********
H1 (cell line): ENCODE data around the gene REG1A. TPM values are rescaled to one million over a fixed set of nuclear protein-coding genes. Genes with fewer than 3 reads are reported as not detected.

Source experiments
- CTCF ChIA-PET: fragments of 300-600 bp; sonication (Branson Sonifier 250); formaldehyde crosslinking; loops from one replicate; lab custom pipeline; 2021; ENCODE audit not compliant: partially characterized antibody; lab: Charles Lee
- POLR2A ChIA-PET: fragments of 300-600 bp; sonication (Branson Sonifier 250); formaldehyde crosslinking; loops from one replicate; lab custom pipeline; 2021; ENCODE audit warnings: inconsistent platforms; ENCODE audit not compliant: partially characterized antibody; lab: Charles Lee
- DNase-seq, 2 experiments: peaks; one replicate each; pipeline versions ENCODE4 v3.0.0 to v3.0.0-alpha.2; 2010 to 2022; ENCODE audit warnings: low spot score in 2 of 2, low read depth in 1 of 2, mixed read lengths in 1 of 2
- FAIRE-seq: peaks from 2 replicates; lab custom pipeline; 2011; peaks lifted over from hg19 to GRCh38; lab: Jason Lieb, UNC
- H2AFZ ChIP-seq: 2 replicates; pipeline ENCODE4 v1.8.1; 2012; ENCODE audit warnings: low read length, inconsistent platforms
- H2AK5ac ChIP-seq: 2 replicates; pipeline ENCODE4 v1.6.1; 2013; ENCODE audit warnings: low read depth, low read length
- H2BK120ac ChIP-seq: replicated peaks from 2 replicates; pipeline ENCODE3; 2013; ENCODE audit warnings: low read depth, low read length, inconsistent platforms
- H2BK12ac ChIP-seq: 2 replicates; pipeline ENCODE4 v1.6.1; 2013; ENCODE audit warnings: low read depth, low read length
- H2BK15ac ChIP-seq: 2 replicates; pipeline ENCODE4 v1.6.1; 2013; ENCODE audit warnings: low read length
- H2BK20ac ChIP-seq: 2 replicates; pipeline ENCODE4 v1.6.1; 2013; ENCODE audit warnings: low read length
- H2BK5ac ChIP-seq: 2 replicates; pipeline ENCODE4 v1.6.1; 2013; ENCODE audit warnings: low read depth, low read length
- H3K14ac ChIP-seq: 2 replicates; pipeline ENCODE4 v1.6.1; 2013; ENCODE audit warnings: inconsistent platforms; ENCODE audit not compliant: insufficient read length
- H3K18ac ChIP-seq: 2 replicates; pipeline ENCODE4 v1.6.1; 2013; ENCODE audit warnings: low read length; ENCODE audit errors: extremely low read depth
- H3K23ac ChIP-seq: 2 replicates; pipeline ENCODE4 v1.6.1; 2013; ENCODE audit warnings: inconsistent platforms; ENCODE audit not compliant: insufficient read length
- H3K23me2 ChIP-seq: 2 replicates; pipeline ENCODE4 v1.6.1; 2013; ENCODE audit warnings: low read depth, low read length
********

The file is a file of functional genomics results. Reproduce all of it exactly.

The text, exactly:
H1 (cell line): ENCODE data around the gene REG1A. TPM values are rescaled to one million over a fixed set of nuclear protein-coding genes. Genes with fewer than 3 reads are reported as not detected.

Source experiments
- CTCF ChIA-PET: fragments of 300-600 bp; sonication (Branson Sonifier 250); formaldehyde crosslinking; loops from one replicate; lab custom pipeline; 2021; ENCODE audit not compliant: partially characterized antibody; lab: Charles Lee
- POLR2A ChIA-PET: fragments of 300-600 bp; sonication (Branson Sonifier 250); formaldehyde crosslinking; loops from one replicate; lab custom pipeline; 2021; ENCODE audit warnings: inconsistent platforms; ENCODE audit not compliant: partially characterized antibody; lab: Charles Lee
- DNase-seq, 2 experiments: peaks; one replicate each; pipeline versions ENCODE4 v3.0.0 to v3.0.0-alpha.2; 2010 to 2022; ENCODE audit warnings: low spot score in 2 of 2, low read depth in 1 of 2, mixed read lengths in 1 of 2
- FAIRE-seq: peaks from 2 replicates; lab custom pipeline; 2011; peaks lifted over from hg19 to GRCh38; lab: Jason Lieb, UNC
- H2AFZ ChIP-seq: 2 replicates; pipeline ENCODE4 v1.8.1; 2012; ENCODE audit warnings: low read length, inconsistent platforms
- H2AK5ac ChIP-seq: 2 replicates; pipeline ENCODE4 v1.6.1; 2013; ENCODE audit warnings: low read depth, low read length
- H2BK120ac ChIP-seq: replicated peaks from 2 replicates; pipeline ENCODE3; 2013; ENCODE audit warnings: low read depth, low read length, inconsistent platforms
- H2BK12ac ChIP-seq: 2 replicates; pipeline ENCODE4 v1.6.1; 2013; ENCODE audit warnings: low read depth, low read length
- H2BK15ac ChIP-seq: 2 replicates; pipeline ENCODE4 v1.6.1; 2013; ENCODE audit warnings: low read length
- H2BK20ac ChIP-seq: 2 replicates; pipeline ENCODE4 v1.6.1; 2013; ENCODE audit warnings: low read length
- H2BK5ac ChIP-seq: 2 replicates; pipeline ENCODE4 v1.6.1; 2013; ENCODE audit warnings: low read depth, low read length
- H3K14ac ChIP-seq: 2 replicates; pipeline ENCODE4 v1.6.1; 2013; ENCODE audit warnings: inconsistent platforms; ENCODE audit not compliant: insufficient read length
- H3K18ac ChIP-seq: 2 replicates; pipeline ENCODE4 v1.6.1; 2013; ENCODE audit warnings: low read length; ENCODE audit errors: extremely low read depth
- H3K23ac ChIP-seq: 2 replicates; pipeline ENCODE4 v1.6.1; 2013; ENCODE audit warnings: inconsistent platforms; ENCODE audit not compliant: insufficient read length
- H3K23me2 ChIP-seq: 2 replicates; pipeline ENCODE4 v1.6.1; 2013; ENCODE audit warnings: low read depth, low read length